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Arts, Culture & Entertainment

'Black Joy Is Radical' — A New Mural Aims To Continue Dialogue Around Race Issues In Utah

A photo of Franque Bains standing in front of the Patagonia mural.
Ivana Martinez
/
KUER
Franque Bains, founder of Utahn Conversations, said art is another way to talk about issues like race.

A new mural celebrating Black joy and anti-racism is being installed in Salt Lake City.

It covers the Patagonia storefront in Salt Lake’s Sugarhouse neighborhood and is painted in vibrant colors depicting Black dancers, prominent community leaders and Utah landscapes.

Blondine Jean-Packard, a Haitian American artist who painted the mural, said she drew inspiration from recorded discussions from the Utahn Conversations project. It was created after the murder of George Floyd. The project aims to have constructive dialogues within Utah communities around race while creating safe spaces for people of color and the LGBTQ+ community.

Jean-Packard said most of the conversations she heard revolved around themes of community, healing after trauma and finding safe spaces that foster creativity. She said a big part of that was celebrating Black joy.

“Black joy is radical,” Jean-Packard said, “and pretty powerful because it’s having joy in spite of the pain.”

She said the mural also showcases prominent people in the community who are working to create safe spaces in Utah, like activists Betty Sawyer, with the Ogden NAACP, journalist Billy Palmer and Meligha Garfield with the University of Utah’s Black Cultural Center. She also pointed to the themes of parenthood, creativity and connection in the mural.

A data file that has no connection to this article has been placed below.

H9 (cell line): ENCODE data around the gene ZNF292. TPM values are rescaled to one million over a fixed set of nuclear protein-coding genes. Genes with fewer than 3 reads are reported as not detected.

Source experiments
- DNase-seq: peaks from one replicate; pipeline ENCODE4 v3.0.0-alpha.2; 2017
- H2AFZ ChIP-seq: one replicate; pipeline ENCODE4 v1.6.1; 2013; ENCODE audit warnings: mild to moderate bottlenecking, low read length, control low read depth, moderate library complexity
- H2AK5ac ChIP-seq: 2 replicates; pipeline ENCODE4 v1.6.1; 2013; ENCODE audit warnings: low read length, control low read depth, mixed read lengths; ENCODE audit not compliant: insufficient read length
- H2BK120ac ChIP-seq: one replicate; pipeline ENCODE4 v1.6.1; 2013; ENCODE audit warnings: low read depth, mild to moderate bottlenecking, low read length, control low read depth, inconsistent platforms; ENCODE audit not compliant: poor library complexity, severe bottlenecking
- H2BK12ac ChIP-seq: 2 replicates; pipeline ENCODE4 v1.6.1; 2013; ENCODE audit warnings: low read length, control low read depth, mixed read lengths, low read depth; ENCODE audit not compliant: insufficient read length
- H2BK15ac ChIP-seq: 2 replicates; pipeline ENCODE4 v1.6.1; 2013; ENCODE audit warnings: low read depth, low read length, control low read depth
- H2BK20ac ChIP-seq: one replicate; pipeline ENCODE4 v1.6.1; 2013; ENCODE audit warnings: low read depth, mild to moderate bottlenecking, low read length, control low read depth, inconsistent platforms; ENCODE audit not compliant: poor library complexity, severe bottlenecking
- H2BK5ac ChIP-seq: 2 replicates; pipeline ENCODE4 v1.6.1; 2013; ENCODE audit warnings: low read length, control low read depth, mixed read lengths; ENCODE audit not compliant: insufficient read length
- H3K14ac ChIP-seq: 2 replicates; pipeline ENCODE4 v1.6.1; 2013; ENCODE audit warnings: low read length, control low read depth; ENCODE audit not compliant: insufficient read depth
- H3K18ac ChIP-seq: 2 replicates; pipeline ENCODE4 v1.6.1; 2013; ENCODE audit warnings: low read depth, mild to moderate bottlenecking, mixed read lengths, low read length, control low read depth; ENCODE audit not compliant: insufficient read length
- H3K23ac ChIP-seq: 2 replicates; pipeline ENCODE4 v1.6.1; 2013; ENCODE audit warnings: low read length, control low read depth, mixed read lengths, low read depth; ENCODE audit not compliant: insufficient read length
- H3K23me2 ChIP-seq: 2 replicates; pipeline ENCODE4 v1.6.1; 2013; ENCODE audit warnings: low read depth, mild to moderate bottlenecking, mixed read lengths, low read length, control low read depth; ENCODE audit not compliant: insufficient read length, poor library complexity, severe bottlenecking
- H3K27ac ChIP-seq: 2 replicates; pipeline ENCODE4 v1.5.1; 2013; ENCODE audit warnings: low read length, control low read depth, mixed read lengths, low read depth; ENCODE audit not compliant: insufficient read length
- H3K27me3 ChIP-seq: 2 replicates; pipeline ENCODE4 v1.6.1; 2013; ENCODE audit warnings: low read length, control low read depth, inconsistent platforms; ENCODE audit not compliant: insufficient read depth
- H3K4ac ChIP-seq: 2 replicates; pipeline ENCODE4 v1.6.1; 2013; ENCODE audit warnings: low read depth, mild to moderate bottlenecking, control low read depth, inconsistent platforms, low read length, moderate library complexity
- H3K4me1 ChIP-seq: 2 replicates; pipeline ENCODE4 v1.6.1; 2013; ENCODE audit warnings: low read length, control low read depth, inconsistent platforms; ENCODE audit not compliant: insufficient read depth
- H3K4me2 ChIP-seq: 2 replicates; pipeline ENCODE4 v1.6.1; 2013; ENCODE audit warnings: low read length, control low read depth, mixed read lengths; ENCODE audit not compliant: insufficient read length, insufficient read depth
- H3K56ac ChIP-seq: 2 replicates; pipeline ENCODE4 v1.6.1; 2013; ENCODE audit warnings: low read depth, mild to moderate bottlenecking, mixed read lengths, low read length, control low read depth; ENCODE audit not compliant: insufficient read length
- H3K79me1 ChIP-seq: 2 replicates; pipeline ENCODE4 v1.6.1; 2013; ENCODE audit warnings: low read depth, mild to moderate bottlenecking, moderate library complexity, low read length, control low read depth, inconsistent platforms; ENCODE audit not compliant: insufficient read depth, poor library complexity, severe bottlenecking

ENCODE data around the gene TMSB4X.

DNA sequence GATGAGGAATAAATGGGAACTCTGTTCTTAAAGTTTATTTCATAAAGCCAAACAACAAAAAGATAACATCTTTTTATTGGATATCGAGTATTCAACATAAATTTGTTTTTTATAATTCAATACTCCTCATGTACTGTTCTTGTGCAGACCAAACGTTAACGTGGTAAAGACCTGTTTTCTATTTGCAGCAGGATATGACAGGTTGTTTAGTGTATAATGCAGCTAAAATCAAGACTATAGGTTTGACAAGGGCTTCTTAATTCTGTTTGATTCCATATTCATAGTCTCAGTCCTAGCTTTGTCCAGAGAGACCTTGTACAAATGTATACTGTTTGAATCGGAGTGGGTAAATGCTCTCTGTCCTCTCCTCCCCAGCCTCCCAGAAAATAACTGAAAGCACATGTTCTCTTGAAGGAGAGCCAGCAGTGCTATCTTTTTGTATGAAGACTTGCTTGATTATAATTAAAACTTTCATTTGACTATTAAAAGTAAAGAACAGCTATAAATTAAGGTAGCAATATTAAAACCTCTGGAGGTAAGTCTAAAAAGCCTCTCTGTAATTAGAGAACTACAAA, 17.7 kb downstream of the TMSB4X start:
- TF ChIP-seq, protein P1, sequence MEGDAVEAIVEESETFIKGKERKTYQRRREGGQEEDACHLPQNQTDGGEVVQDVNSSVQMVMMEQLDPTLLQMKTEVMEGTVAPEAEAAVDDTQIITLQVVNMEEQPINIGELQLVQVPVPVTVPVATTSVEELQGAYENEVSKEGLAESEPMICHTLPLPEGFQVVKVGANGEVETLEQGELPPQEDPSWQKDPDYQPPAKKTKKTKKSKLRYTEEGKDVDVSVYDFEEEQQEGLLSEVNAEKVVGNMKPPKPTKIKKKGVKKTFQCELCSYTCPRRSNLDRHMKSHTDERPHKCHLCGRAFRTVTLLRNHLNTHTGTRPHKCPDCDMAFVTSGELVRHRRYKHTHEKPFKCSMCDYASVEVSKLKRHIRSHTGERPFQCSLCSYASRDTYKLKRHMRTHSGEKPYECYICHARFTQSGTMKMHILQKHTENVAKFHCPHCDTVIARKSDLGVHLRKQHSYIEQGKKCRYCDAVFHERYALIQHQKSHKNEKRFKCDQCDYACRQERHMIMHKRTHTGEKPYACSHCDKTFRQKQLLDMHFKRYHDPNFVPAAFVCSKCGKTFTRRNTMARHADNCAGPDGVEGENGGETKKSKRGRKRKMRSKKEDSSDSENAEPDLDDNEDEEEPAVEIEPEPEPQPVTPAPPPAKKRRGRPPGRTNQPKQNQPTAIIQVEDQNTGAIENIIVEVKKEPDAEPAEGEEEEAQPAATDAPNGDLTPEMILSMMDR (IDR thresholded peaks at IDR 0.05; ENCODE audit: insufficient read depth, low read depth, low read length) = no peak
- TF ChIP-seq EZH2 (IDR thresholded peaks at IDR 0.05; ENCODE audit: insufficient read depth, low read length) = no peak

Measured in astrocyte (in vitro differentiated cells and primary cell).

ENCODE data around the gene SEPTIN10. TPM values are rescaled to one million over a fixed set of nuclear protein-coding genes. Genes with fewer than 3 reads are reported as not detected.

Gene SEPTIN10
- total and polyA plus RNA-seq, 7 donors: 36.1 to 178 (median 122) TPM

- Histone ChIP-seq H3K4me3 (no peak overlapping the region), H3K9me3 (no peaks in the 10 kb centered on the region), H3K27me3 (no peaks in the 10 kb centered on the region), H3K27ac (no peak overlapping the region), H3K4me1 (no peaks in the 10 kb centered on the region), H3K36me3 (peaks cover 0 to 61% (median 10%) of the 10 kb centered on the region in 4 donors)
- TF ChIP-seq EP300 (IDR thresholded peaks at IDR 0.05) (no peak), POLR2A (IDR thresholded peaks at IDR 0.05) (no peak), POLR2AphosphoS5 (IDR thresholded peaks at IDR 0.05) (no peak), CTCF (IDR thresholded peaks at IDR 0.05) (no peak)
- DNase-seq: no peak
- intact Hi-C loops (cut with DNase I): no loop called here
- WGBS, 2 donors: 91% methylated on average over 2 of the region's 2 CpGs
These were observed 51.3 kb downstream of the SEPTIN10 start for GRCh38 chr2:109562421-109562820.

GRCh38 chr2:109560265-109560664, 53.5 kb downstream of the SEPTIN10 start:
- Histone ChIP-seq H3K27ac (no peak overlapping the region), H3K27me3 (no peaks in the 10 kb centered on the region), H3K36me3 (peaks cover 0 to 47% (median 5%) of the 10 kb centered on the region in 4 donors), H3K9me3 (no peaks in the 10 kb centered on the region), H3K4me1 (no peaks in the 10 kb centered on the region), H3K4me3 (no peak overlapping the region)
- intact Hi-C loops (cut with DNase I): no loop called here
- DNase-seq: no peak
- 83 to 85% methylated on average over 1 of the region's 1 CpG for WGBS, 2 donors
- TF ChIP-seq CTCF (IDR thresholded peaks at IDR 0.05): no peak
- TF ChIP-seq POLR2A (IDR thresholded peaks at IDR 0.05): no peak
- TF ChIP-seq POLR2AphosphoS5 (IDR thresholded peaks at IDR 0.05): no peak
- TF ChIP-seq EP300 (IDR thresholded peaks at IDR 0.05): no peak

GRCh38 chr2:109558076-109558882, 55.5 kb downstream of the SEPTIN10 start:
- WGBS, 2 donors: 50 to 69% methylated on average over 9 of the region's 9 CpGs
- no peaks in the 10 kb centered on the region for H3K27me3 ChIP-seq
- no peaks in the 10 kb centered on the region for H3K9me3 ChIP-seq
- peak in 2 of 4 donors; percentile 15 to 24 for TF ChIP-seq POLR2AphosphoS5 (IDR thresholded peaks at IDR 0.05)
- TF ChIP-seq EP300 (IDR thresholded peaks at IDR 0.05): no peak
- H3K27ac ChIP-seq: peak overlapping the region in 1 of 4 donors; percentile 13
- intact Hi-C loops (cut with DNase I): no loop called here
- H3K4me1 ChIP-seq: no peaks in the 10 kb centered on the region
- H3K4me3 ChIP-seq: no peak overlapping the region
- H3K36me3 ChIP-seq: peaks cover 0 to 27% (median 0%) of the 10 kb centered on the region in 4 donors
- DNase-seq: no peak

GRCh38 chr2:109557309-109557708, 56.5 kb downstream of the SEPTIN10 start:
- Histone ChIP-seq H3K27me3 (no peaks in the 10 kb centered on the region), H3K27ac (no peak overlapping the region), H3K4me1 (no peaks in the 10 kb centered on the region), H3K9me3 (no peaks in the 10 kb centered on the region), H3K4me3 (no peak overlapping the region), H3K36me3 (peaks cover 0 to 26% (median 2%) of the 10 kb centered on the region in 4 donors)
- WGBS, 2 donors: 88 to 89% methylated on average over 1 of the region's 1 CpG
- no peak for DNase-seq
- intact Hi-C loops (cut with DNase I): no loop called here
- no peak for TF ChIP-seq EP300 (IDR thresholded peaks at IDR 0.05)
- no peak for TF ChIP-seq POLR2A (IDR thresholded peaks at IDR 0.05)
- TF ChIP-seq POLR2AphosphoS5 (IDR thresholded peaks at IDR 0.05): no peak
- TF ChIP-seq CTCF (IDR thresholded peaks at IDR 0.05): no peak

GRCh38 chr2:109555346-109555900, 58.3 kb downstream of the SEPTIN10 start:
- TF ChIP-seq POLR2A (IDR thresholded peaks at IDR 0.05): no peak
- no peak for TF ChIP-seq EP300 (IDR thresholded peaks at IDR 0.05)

Jean-Packard said representation in art is important because there are very few times when she sees herself depicted.

Franque Bains, the founder of Utahn Conversations, said around 200 people participated in the project. She said she sees this mural as another way of continuing the dialogue she and her friends started in 2020.

“Art gets out of truth in a way that's not as logical,” Bains said. “We need art just as much as we need the rigor of academia and the way that we think about things. We need art to help us feel and remember who we are and to see the truth hidden in plain sight in ways that we don't [see] in other ways.”

She said the way to start having conversations around race is to begin looking into systems of privilege and how people unconsciously engage in them.

“Remember that pointing the finger outward doesn't create the change that we want to see,” she said. “How can you ask yourself, how can you point the finger inward? In what ways am I reinforcing systems, and in what ways may I be turning a blind eye to things where I could help or advocate for folks?”

Annie Wilson, store manager of the Patagonia Outlet, said the partnership with Utahn Conversations came naturally as they hope to continue to advocate for these types of issues.

“We really wanted to utilize our space to be a place to uplift voices that maybe aren't as equally heard,” Wilson said.

The mural is one of many that have popped up in Salt Lake City in the last year like the one located on 800 S. and 300 W. Patagonia will hold a celebration for it on July 10.

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